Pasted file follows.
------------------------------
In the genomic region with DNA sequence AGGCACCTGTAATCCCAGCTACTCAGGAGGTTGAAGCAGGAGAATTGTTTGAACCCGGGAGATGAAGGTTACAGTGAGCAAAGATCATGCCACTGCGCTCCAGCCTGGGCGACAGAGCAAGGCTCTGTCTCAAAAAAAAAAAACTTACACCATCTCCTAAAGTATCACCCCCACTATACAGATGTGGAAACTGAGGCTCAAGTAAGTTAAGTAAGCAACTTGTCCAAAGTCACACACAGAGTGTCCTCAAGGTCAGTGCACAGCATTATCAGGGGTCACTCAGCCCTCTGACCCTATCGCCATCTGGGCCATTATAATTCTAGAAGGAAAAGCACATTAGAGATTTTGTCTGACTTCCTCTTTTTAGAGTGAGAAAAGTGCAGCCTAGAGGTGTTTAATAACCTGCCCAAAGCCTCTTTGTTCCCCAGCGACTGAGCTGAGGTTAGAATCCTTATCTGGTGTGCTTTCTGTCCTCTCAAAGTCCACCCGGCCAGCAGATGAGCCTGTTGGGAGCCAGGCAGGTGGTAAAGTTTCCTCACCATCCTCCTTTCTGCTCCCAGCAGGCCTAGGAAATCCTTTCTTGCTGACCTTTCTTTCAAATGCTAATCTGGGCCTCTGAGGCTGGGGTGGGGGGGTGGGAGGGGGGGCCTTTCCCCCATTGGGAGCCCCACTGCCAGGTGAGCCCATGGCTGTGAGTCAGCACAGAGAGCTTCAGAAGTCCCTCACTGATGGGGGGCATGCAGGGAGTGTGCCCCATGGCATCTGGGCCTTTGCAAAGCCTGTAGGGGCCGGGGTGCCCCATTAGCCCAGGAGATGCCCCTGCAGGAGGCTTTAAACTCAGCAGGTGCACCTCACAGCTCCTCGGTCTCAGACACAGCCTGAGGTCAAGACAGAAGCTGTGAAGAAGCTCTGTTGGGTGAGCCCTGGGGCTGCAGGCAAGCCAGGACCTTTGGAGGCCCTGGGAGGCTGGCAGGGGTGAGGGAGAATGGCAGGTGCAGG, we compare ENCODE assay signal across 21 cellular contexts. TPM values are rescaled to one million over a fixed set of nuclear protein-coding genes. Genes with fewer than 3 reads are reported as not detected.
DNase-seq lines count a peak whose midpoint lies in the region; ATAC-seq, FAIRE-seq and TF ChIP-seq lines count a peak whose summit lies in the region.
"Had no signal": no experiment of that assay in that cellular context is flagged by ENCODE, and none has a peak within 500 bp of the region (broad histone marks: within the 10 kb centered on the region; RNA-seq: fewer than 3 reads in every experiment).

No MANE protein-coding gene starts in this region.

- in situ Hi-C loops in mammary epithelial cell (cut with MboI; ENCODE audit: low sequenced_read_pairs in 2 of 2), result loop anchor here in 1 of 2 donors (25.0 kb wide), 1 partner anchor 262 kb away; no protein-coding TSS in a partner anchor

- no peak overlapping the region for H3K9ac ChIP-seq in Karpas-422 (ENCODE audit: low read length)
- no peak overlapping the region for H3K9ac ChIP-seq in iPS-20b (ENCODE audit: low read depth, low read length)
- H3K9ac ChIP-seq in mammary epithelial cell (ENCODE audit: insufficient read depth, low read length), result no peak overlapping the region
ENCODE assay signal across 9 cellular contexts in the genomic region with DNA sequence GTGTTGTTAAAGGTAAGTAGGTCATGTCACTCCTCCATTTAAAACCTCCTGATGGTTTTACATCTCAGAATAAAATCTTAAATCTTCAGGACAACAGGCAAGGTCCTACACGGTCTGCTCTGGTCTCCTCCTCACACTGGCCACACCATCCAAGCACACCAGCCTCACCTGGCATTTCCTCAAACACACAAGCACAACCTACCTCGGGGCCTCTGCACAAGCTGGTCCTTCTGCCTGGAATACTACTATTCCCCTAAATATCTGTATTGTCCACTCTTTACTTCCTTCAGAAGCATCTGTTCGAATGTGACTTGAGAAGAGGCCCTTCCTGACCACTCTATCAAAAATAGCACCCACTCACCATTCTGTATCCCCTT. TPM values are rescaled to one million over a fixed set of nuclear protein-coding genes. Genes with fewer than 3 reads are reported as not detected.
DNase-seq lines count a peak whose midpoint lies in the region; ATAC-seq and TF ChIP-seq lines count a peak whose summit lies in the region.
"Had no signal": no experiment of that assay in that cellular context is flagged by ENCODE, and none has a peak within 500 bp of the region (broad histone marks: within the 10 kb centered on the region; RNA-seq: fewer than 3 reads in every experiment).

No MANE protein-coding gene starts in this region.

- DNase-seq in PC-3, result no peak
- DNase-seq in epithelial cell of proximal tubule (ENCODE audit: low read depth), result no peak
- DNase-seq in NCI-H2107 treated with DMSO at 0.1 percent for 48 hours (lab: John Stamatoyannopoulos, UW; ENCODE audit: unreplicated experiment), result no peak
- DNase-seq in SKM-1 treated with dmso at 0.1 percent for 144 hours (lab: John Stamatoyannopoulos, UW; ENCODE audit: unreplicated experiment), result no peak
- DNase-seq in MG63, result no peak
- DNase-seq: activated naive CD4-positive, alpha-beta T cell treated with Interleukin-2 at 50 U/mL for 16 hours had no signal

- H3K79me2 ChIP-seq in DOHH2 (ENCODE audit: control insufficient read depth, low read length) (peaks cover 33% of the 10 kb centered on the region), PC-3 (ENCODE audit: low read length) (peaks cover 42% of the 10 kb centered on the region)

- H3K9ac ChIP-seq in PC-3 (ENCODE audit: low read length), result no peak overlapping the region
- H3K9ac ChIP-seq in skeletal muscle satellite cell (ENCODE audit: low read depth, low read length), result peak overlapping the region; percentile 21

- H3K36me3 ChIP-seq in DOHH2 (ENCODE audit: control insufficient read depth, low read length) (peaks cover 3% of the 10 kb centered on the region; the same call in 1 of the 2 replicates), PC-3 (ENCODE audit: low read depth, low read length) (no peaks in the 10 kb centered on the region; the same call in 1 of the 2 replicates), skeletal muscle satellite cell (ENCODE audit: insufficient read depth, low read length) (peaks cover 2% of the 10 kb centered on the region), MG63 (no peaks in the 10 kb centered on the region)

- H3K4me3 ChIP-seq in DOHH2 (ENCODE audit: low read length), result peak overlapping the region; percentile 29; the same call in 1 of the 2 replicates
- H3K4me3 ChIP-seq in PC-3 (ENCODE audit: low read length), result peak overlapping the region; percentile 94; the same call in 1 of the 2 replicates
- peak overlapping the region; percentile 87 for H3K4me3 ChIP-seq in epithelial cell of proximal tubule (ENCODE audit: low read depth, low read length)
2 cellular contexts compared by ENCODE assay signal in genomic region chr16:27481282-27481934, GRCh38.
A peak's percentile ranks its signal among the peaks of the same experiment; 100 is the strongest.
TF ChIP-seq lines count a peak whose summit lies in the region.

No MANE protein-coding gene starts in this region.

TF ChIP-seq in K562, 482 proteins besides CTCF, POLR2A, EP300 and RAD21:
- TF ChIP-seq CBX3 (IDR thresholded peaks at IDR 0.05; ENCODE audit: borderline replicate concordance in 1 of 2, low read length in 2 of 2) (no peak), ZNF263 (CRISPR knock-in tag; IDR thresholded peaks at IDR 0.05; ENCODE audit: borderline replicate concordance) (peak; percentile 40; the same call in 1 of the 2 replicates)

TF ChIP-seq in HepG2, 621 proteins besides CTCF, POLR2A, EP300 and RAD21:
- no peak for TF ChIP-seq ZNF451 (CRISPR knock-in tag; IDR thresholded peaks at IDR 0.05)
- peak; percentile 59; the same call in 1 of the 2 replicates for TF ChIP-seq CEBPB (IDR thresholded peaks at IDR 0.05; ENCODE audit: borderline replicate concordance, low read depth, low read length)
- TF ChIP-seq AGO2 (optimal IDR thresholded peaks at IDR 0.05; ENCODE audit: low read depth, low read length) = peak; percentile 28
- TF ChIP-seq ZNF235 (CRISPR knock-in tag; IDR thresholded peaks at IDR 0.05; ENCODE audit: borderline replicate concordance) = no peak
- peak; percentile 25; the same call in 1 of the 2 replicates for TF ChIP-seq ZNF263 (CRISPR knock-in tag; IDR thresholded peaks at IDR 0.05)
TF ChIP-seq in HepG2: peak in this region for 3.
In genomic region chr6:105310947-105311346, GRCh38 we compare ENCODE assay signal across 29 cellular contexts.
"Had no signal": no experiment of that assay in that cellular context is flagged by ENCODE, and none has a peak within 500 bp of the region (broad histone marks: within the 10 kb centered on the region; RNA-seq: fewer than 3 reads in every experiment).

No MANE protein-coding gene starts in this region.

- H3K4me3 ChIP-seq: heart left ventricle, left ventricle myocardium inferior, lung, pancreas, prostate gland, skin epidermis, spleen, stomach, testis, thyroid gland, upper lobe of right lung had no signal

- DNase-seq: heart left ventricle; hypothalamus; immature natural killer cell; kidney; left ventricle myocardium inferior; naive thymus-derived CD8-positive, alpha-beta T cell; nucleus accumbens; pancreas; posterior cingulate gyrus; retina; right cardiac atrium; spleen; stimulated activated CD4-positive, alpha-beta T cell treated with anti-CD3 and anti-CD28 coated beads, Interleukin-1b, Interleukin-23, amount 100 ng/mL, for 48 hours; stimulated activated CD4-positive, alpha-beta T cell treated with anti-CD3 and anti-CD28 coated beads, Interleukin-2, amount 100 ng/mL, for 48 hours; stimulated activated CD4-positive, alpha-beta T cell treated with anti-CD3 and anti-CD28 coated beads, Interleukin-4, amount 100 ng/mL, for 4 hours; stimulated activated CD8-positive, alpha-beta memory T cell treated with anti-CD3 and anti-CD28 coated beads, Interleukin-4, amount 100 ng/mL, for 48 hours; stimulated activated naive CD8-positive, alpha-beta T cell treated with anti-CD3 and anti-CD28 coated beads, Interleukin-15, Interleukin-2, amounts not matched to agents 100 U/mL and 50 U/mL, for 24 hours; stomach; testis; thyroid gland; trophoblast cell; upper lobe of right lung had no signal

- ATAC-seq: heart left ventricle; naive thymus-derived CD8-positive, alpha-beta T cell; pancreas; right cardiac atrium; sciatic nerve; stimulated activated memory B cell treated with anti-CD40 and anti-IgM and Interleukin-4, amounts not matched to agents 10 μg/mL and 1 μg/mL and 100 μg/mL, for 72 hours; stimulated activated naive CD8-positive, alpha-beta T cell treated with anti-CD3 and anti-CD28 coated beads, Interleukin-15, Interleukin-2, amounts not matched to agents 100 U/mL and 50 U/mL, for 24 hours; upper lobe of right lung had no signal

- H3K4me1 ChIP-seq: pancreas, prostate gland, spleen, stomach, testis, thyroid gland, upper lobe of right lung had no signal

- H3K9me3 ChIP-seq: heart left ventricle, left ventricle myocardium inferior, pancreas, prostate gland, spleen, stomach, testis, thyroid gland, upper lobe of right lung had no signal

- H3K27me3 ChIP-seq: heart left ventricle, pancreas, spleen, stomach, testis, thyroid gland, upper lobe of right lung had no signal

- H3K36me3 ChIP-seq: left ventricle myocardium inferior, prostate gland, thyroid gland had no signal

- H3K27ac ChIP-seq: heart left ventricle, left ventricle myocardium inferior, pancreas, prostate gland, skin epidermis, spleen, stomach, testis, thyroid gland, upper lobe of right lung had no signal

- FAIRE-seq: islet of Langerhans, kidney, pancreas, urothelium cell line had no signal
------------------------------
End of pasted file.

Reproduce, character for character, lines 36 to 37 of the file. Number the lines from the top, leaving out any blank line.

- TF ChIP-seq ZNF235 (CRISPR knock-in tag; IDR thresholded peaks at IDR 0.05; ENCODE audit: borderline replicate concordance) = no peak
- peak; percentile 25; the same call in 1 of the 2 replicates for TF ChIP-seq ZNF263 (CRISPR knock-in tag; IDR thresholded peaks at IDR 0.05)